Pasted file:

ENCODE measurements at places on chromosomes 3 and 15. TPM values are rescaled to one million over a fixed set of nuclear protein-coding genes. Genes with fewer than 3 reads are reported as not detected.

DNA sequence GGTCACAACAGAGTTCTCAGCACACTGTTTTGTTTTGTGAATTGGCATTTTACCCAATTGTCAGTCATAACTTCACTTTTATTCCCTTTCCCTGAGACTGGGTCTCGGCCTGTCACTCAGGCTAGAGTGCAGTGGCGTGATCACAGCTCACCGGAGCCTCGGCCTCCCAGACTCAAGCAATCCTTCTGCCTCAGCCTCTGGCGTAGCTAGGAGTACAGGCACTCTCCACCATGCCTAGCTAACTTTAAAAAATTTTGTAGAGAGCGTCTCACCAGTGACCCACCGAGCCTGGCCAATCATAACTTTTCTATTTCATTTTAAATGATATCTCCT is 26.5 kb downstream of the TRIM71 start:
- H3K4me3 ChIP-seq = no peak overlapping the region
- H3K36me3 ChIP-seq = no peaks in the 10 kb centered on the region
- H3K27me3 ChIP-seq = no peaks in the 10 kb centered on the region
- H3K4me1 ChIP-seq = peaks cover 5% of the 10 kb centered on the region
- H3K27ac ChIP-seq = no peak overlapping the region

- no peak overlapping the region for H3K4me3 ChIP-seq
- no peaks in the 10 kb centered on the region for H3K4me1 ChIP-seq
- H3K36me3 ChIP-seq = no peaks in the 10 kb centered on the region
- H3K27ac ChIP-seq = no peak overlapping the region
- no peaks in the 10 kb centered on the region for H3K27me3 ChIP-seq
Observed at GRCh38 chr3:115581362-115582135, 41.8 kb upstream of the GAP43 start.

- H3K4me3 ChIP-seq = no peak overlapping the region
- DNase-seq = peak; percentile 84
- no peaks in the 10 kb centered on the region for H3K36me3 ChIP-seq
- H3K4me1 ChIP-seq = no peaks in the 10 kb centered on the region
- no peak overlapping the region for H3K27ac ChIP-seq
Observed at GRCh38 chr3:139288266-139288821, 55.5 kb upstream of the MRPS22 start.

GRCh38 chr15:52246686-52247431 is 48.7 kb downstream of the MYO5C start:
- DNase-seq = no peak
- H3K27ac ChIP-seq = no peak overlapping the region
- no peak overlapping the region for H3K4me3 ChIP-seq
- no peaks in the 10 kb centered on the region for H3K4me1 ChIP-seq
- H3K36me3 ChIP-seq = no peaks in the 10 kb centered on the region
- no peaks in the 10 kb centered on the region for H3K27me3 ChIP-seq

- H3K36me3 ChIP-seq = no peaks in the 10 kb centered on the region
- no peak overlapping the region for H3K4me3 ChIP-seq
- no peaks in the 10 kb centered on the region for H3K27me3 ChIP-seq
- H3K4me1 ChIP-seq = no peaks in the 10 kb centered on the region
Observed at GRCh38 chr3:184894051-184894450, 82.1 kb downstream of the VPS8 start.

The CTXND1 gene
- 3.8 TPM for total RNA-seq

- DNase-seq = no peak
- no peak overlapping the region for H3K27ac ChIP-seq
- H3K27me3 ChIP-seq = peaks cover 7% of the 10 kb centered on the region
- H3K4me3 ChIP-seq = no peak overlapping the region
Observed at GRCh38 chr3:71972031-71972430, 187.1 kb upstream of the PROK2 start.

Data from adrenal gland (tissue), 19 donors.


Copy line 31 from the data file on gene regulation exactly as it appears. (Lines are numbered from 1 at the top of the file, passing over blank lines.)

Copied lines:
Observed at GRCh38 chr3:184894051-184894450, 82.1 kb downstream of the VPS8 start.